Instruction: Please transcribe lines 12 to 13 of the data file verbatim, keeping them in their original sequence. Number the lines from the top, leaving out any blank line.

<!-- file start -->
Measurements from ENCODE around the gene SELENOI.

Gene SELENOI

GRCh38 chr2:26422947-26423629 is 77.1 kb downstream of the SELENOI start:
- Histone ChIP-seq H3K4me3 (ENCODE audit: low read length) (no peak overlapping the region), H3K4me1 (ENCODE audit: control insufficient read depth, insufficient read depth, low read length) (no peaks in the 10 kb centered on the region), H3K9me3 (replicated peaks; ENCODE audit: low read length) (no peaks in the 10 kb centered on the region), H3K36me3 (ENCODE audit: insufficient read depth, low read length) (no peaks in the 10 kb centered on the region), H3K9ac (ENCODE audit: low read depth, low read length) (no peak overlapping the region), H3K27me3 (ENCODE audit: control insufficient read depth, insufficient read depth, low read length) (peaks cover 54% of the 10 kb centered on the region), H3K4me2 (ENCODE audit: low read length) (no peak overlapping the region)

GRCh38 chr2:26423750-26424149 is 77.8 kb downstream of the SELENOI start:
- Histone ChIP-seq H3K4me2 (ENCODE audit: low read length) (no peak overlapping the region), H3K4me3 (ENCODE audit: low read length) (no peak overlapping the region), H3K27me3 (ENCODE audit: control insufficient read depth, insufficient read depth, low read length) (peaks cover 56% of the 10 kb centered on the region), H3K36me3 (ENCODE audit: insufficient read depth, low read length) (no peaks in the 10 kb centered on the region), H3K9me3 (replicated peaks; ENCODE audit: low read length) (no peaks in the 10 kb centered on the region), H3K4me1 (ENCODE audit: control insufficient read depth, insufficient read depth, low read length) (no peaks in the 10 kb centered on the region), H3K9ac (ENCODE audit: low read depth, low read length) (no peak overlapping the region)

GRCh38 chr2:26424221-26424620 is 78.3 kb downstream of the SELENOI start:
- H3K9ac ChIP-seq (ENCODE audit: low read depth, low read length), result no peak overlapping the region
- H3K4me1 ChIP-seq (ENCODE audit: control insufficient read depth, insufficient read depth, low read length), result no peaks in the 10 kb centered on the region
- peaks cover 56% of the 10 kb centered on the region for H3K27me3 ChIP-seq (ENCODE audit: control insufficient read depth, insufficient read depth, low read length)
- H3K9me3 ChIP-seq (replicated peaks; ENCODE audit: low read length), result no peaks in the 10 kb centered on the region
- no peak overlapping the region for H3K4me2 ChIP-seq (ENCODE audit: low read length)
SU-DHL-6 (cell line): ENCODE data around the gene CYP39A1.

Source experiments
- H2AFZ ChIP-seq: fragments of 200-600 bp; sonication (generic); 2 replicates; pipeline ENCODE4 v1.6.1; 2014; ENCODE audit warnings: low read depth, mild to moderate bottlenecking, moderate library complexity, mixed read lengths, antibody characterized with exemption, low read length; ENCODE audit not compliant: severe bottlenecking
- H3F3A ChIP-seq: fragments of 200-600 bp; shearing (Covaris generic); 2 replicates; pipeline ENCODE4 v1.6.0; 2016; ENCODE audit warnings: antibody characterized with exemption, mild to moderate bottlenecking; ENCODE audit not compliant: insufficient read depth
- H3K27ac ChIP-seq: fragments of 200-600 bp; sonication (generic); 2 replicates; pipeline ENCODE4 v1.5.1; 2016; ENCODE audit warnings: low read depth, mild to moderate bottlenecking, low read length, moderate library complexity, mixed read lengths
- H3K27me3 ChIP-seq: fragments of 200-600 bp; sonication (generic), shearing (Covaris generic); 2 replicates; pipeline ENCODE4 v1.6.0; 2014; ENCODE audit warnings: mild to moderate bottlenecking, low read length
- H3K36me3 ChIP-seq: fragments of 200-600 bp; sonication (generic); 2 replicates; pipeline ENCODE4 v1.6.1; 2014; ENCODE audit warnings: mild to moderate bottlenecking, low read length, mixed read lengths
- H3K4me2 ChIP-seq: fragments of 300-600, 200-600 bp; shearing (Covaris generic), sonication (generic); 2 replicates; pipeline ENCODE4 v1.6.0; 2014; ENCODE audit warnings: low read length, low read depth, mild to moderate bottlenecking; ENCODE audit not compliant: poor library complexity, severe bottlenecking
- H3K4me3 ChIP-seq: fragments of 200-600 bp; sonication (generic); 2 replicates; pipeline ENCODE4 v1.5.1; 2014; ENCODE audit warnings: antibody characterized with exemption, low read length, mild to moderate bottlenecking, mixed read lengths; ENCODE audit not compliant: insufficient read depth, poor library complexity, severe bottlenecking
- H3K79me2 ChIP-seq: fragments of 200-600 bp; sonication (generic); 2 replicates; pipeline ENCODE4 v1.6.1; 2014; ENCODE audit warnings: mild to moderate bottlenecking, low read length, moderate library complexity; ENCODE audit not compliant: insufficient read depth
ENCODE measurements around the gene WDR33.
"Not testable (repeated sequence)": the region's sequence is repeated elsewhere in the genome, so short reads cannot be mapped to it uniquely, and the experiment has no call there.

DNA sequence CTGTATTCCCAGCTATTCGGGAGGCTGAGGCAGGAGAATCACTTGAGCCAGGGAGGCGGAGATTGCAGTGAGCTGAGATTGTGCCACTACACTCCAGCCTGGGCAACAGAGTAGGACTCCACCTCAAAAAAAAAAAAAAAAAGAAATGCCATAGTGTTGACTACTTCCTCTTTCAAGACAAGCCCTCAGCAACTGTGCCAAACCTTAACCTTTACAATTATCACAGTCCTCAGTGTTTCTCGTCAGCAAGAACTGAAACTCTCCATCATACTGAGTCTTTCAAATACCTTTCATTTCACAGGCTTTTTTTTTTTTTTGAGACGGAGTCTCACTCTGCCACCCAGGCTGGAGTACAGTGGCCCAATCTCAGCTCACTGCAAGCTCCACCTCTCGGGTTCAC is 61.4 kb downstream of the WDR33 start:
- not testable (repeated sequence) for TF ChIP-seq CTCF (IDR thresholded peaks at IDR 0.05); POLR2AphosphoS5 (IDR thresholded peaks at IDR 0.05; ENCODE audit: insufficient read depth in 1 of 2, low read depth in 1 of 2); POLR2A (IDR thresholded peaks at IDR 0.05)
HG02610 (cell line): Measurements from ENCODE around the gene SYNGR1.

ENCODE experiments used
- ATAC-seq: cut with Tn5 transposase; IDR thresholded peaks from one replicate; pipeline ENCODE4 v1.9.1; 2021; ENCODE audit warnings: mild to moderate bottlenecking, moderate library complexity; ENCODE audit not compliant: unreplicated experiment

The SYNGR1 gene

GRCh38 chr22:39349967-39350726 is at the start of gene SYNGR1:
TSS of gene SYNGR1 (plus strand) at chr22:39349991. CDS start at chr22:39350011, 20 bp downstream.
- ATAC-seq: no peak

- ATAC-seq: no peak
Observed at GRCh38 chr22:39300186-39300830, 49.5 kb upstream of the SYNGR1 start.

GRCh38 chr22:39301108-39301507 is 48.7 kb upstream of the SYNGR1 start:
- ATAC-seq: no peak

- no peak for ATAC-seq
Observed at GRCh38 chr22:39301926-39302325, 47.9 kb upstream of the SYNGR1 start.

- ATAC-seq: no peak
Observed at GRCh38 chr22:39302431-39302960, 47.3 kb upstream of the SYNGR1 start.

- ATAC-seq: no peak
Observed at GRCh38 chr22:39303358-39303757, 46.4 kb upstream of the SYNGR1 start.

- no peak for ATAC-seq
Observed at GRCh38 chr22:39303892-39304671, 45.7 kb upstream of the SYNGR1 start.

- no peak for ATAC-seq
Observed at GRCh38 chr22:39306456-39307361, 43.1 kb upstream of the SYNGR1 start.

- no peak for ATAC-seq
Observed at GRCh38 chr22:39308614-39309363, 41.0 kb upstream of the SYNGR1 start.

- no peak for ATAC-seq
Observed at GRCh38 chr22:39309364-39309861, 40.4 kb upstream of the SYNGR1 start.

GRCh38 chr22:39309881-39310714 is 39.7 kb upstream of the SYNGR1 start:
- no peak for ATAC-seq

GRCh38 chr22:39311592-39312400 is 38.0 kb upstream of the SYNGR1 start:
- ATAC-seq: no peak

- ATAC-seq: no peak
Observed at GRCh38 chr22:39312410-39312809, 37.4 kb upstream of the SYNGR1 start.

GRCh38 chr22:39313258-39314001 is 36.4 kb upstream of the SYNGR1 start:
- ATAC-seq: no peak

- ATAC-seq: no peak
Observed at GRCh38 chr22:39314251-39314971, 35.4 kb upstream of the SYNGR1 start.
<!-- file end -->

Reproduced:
- no peak overlapping the region for H3K4me2 ChIP-seq (ENCODE audit: low read length)
SU-DHL-6 (cell line): ENCODE data around the gene CYP39A1.